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Overview of Tenant Security Deposits and Landlord Responsibilities for Rental Property Security Deposits

A look at the basics of security deposits, along with helpful advice for landlords to avoid any costly compliance missteps.

Security deposits are a rental topic that often causes confusion with tenants and has the potential to cause costly financial penalties for landlords. Depending on the location of your rental property, the state may impose strict rules on security deposits including the amount landlords can collect and how they can use security deposit funds at the end of a tenant’s lease. In this Landlord’s Rental Guide article, we’ll take a look at the basics of security deposits and provide helpful advice for landlords so they can avoid any costly compliance missteps.

Security Deposit Basics

Landlords collect security deposits to cover damage to the rental property premises beyond normal wear and tear, and as additional financial security if a tenant skips out early on the lease without paying. State laws often limit how much a landlord can charge a tenant for a security deposit, and there are usually security deposit laws which require landlords to put deposits in a separate account that pays interest on those funds.

Landlords must also follow a process, dictated by state law, to account for and refund the security deposit to a tenant. Keep in mind that there is a time limit for how long landlords have to return a tenant’s security deposit (full or partial) or provide a written notice as to why it was not returned. Landlords must understand their state law because they will face stiff penalties for not following these landlord and tenant laws. Below is an example using North Carolina law regarding security deposits.

Refunding Security Deposits in North Carolina

In North Carolina, the Tenant Security Deposit Act gives landlords 30 days to account for and refund a tenant’s security deposit. However, if the extent of the landlord’s claim against the security deposit cannot be determined in 30 days (perhaps there is extensive damage, or the damages are too complex to repair in 30 days), then the landlord may issue an interim accounting within 30 days and a final accounting within 60 days. The statute does not provide an option to hold a tenant’s security deposit for more than 60 days without a full accounting.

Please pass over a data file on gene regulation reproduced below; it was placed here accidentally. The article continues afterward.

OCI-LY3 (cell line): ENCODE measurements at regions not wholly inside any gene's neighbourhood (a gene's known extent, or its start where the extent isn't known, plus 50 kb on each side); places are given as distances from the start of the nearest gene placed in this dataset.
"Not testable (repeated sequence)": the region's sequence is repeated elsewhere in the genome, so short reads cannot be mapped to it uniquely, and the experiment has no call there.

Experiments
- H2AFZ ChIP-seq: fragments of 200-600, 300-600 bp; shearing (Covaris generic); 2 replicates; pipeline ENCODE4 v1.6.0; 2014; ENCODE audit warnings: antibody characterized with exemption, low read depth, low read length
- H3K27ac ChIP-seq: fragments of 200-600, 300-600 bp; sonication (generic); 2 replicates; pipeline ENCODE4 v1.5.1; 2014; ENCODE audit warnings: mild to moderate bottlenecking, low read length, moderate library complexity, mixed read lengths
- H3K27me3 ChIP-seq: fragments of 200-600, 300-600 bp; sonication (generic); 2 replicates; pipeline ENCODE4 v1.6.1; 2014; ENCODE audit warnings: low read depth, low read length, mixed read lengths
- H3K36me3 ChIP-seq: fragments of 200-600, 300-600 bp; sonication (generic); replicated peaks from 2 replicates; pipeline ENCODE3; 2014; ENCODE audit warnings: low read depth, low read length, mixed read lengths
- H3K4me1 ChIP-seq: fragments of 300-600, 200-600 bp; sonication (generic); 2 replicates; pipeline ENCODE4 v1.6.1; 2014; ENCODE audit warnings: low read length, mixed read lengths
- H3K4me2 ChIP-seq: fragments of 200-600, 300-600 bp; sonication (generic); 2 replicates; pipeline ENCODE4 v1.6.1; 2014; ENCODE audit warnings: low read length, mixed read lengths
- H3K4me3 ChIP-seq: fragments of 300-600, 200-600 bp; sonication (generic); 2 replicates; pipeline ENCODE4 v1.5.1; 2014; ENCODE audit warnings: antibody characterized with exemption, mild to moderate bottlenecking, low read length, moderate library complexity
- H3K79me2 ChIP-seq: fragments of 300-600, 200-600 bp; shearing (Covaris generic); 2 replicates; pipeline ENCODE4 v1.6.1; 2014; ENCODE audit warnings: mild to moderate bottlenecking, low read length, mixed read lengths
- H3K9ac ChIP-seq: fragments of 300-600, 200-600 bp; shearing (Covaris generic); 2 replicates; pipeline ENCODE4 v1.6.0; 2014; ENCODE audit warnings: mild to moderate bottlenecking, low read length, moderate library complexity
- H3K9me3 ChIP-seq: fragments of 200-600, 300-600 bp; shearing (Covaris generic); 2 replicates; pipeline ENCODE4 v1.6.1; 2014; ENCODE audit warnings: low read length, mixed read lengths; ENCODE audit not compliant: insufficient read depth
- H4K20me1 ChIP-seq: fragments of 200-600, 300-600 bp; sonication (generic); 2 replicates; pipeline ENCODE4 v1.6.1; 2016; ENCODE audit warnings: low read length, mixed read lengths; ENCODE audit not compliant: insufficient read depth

How Landlords Can Use Security Deposits

While the details vary from state to state, here are a few examples of how landlords can use a tenant’s security deposit. A landlord can withhold security deposits when a tenant violates the lease by not paying rent. Landlords should include wording in the lease specifically stating that the security deposit can not be used for the last month’s rent.

Landlords use the security deposit for repairing rental property damage caused by the tenant or guests. Funds can also be used for cleaning to restore the rental unit to the original condition at the time of tenancy. If a tenant vacates the rental home and takes any property from the premise (refrigerator, blinds, etc.), the landlord can use the security deposit to pay for replacing those items.

The security deposit cannot be used for anything that is determined to be normal wear and tear. Also, remember the move-in inspection checklist the tenant completed, signed and returned at the beginning of the tenancy? That checklist comes in quite handy when it’s time to determine the move-out property condition and the security deposit amount which will be returned to the tenant.

Remember, the above information regarding security deposits should not be taken as legal advice. Landlords should, however, understand the security deposit laws of the state where their rental units are located to avoid costly compliance issues.

One of the reasons landlords with rental properties in Raleigh, Durham and Chapel Hill work with Red Door Company is because of our experience and expertise when it comes to complying with all applicable laws and ordinances. Contact us today to learn how our expert property management team will help you minimize exposure to risk and protect your North Carolina rental real estate investment.